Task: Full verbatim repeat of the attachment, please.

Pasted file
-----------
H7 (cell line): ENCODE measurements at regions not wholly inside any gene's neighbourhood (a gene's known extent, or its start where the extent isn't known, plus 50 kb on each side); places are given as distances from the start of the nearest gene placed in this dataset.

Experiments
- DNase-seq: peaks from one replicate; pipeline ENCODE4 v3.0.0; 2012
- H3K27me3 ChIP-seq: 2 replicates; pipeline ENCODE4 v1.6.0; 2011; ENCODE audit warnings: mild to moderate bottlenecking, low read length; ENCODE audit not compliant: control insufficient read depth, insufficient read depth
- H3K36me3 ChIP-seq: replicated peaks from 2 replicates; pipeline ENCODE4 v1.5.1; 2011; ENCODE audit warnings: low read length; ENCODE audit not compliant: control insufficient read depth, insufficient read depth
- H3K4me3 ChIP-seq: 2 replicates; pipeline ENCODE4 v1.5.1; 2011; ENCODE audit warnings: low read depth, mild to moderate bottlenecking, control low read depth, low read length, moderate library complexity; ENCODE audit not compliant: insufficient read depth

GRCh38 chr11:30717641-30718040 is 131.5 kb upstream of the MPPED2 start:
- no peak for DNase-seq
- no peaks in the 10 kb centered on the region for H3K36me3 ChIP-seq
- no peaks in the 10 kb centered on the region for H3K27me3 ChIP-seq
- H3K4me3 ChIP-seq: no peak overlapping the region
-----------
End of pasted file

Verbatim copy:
H7 (cell line): ENCODE measurements at regions not wholly inside any gene's neighbourhood (a gene's known extent, or its start where the extent isn't known, plus 50 kb on each side); places are given as distances from the start of the nearest gene placed in this dataset.

Experiments
- DNase-seq: peaks from one replicate; pipeline ENCODE4 v3.0.0; 2012
- H3K27me3 ChIP-seq: 2 replicates; pipeline ENCODE4 v1.6.0; 2011; ENCODE audit warnings: mild to moderate bottlenecking, low read length; ENCODE audit not compliant: control insufficient read depth, insufficient read depth
- H3K36me3 ChIP-seq: replicated peaks from 2 replicates; pipeline ENCODE4 v1.5.1; 2011; ENCODE audit warnings: low read length; ENCODE audit not compliant: control insufficient read depth, insufficient read depth
- H3K4me3 ChIP-seq: 2 replicates; pipeline ENCODE4 v1.5.1; 2011; ENCODE audit warnings: low read depth, mild to moderate bottlenecking, control low read depth, low read length, moderate library complexity; ENCODE audit not compliant: insufficient read depth

GRCh38 chr11:30717641-30718040 is 131.5 kb upstream of the MPPED2 start:
- no peak for DNase-seq
- no peaks in the 10 kb centered on the region for H3K36me3 ChIP-seq
- no peaks in the 10 kb centered on the region for H3K27me3 ChIP-seq
- H3K4me3 ChIP-seq: no peak overlapping the region